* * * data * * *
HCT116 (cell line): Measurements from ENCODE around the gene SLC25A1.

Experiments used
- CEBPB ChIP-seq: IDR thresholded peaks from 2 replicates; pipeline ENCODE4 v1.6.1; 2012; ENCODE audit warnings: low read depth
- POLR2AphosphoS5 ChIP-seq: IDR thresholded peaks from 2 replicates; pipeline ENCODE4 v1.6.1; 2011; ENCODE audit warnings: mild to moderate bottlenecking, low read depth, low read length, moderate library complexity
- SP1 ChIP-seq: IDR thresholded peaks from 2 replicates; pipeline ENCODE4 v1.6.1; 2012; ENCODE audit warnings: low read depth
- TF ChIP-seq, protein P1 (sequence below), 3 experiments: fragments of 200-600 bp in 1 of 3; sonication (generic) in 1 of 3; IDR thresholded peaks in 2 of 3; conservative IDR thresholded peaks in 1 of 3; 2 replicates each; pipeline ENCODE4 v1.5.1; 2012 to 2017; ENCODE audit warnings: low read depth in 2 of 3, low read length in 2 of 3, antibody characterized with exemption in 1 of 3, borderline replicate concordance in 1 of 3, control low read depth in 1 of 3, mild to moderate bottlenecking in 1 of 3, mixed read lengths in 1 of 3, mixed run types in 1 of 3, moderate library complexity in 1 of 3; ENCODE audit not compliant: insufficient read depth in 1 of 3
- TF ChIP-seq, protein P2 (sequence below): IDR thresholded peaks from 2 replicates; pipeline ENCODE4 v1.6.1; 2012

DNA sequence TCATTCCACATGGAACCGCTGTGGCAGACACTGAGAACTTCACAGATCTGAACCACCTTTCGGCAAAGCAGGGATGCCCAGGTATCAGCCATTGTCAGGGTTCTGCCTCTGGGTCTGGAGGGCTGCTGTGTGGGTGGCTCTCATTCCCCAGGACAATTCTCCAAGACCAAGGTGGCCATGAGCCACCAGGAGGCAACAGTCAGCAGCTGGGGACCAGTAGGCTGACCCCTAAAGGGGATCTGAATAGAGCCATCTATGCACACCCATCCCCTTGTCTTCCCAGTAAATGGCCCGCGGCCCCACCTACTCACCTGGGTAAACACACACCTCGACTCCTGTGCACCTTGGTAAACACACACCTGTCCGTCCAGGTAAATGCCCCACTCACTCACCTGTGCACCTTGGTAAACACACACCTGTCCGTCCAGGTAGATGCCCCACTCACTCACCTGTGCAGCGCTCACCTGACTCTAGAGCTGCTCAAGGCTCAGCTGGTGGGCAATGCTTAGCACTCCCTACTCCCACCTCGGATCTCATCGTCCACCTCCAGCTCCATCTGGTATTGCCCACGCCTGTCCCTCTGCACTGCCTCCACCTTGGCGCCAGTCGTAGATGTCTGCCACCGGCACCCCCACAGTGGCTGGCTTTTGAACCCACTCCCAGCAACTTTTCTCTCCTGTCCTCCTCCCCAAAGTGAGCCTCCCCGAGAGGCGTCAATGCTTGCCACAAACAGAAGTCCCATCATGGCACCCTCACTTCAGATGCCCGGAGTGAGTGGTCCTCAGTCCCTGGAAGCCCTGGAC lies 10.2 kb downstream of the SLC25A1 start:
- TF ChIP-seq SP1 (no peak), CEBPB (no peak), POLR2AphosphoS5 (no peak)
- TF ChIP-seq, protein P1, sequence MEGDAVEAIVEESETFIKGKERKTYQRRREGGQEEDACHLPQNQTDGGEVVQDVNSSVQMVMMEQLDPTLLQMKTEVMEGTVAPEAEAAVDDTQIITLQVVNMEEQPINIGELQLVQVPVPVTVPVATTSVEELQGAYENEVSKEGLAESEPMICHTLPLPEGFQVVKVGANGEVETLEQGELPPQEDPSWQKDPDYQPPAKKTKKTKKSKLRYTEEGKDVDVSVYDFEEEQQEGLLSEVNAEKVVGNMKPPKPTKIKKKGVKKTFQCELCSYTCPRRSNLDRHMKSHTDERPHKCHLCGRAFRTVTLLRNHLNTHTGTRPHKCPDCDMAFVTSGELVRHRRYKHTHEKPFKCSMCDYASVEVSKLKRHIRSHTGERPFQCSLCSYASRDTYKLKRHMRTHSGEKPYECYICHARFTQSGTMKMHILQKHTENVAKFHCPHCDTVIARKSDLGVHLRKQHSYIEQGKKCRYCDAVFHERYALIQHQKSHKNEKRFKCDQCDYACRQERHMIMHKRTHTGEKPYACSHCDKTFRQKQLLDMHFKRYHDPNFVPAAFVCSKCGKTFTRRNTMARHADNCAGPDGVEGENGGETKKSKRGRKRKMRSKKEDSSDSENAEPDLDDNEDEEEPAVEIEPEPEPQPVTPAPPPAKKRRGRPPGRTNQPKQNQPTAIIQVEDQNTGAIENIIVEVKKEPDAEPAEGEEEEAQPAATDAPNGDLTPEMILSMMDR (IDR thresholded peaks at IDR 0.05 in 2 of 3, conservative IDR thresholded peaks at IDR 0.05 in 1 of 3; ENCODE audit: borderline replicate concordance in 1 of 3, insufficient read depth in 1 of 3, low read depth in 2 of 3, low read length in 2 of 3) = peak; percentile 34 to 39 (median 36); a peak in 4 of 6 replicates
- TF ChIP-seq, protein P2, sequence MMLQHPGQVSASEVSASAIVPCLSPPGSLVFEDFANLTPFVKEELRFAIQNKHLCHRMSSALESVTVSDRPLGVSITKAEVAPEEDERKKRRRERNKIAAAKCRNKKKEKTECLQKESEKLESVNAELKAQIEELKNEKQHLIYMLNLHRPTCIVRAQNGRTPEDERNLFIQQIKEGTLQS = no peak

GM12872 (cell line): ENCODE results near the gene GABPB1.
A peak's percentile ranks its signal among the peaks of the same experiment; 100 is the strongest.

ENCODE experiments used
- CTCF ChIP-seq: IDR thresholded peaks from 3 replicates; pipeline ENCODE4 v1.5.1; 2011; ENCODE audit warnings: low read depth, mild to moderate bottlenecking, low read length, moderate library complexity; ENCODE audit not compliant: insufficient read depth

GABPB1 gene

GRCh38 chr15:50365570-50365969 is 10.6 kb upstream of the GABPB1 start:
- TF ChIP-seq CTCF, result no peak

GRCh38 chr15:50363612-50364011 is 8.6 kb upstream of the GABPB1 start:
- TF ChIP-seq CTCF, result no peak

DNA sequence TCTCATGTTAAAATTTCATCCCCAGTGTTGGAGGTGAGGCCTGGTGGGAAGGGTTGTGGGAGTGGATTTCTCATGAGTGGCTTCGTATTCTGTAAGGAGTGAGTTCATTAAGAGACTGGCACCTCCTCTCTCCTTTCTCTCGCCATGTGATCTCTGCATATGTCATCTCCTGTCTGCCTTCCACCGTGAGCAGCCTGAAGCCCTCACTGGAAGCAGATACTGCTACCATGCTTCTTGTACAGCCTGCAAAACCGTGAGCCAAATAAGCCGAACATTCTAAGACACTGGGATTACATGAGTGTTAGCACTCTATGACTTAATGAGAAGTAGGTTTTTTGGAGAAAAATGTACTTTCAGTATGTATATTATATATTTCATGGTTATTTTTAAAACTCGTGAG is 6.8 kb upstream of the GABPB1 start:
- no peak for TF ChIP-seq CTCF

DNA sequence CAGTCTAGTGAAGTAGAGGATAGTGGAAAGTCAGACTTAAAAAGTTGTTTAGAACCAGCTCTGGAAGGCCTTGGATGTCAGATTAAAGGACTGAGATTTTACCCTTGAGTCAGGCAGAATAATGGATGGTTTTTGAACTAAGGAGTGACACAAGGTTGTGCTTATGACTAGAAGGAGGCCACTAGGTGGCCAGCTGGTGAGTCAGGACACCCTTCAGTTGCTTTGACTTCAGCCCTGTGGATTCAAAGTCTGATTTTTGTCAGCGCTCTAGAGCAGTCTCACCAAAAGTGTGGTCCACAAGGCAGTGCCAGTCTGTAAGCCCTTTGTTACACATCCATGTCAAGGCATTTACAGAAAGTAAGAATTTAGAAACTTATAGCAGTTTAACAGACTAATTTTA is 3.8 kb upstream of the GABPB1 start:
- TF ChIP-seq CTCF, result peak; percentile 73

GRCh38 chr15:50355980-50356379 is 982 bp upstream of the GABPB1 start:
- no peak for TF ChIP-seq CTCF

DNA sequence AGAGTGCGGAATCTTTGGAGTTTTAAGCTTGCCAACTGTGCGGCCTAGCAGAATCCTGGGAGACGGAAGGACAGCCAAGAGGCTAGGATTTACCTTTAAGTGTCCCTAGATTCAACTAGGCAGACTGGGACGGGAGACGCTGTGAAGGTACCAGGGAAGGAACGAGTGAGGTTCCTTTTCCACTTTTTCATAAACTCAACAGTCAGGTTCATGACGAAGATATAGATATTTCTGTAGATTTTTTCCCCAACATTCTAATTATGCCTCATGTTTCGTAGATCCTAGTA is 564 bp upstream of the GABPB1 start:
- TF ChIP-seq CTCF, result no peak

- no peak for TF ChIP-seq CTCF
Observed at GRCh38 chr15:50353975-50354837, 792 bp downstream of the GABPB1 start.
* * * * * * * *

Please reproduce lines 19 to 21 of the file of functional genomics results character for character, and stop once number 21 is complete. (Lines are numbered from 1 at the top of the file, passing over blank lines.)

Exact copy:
GRCh38 chr15:50363612-50364011 is 8.6 kb upstream of the GABPB1 start:
- TF ChIP-seq CTCF, result no peak

DNA sequence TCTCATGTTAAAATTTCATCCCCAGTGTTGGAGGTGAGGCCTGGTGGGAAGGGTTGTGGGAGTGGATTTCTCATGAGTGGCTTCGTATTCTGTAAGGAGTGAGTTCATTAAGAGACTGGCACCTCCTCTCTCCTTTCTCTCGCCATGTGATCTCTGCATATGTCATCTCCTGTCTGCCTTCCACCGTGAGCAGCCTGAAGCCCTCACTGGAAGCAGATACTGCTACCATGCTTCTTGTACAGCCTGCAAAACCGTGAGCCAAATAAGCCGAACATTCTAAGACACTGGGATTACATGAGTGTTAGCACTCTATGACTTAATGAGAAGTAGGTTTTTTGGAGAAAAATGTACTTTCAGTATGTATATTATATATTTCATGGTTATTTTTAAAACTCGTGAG is 6.8 kb upstream of the GABPB1 start: